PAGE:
I am a pure Hakka Chinese. The Hakka people migrated southwards in China several times because of various undesirable stuff happening – such as foreign invaders coming a-slaughtering.
The locals didn’t like their turf being stepped on, and called these people ‘Hakka’ or ‘outsiders. The name stuck, and the outsiders started referring to themselves as Hakka.
With a large presence among the Overseas Chinese, the Hakka with their long acquaintance with persecution, exile and forced migration represent an epitome of Chinese hardiness and survival.
Now, the Hainanese are known for their cooking and opening of restaurants and coffee-shops.
The Hokkien are famous for bak kut teh (pork ribs soup) and char kway teow dishes. And also for songs and parodies that somehow aren’t as funny in any other dialect. Case in point: Ah Long Bukit Beruntung.
What about the Hakka, what are they well known for? Apparently, the Hakka are famous trouble-makers! (They even have a set of martial arts, the better to wreak vengeance upon their enemies).
I found out from my dad that Hakkas have produced a lot of great and famous men, including a lot of ‘outsiders’ who were controversial and noisy enough to get themselves kicked even further out! It seems like even after migrating once or more, prominent Hakkas these days still have to ‘migrate’ the way their proto-Hakka ancestors did!
Even the Wikipedia entry’s introduction says it! - The Hakka have had a significant influence on the course of Chinese and overseas Chinese history: in particular, they have been a source of revolutionary and political leaders.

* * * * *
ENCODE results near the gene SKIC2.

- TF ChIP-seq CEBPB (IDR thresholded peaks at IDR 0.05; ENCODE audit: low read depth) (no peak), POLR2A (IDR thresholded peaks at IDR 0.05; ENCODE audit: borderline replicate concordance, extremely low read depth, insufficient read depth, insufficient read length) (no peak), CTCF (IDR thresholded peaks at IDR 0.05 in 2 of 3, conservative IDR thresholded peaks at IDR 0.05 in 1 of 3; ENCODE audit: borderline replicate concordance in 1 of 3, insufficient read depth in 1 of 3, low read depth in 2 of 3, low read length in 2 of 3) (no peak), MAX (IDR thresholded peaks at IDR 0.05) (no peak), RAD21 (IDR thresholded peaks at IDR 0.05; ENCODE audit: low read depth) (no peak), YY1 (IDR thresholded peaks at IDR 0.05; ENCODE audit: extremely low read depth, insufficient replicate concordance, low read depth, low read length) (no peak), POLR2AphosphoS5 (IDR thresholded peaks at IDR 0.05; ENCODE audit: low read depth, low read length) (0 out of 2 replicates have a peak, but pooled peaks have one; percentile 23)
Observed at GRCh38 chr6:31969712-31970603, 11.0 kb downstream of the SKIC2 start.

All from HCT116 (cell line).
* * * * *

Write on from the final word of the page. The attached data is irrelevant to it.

And so, here I present to you some great Hakkas – many of whom were unceremoniously kicked out of their places, yet managed to thrive nonetheless.
Lee Kuan Yew, who had a Hakka great-grandfather, had his resourceless Singapore kicked out of Malaysia just 2 years after joining it to gain independence from the British. Singapore today has overtaken Malaysia, with a currency more than 2 times as strong.
Thaksin Shinawatra (there’s a surprise!), also with a Hakka great-grandfather, was ousted in a bloodless military coup while he was overseas. After which he went to London and bought the Manchester City Football Club.
Sun Yat-sen (likely a Hakka), the Father of Modern China who helped overthrow the Qing dynasty, and co-founded the Kuomintang was the first provisional President of the Republic of China, but was later repeatedly rebelled against and was repeatedly exiled.
Deng Xiaoping, a leader of Communist China, who brought the nation out of the vagaries of the Cultural Revolution into prosperity, but was also the one who cracked down on the infamous Tiananmen Square protests. Hakkas were also among otehr top posts in the echelons of Communist power.
Yap Ah Loy, Kapitan Cina whose leadership through unrest and violent clashes and later development of Kuala Lumpur helped it become the capital city of Malaya.
And of course, that most looked-up to Hakka, Hong Xiuquan, leader of the Taiping Rebellion. Hong Xiuquan took control of large areas of Central and Southern China and set up a Christian-based theocracy – the Heavenly Kingdom of Great Peace. The exams for officials were even based on Bible knowledge!
Ironically, his Qing opponents got help from the ostensibly Christian French and British to defeat the Heavenly Kingdom and restore the status quo (namely Confucianism, which 100 years later would replaced by atheistic Communism).
Then again, Hong Xiuquan had quite the unique doctrines… Such as that Jesus was not divine but merely God’s first son, and Hong Xiuquan was God’s second son and thus Jesus’ literal younger brother! But apart from that, the Heavenly Kingdom strove for some pretty admirable reformations – if badly carried out and brutally enforced (and I’m not saying that just because I’m a Hakka).
In fact, what with the classlessness and socialization, the later Communists would definitely have approved of the Heavenly Kingdom – just replacing Hong with Mao, and God with man.
Throw in the Hai San of the Larut Wars, and it looks like Hakkas pretty much stir up trouble wherever they go! Hey, I’m blogging controversial aren’t I? Need any more proof of Hakka meddlesomeness and mischief making? :p
Anyway, Hakka leader Chung Keng Quee later was a signatory of the Pangkor Treaty that ended the fighting (and gave the British a foot/strangle hold in Perak). And from that treaty, the town of Larut was renamed – Hakka drum roll please – Taiping !
PS. If you read Hakka – I mean, Chinese, you can check out www.hakkaonline.com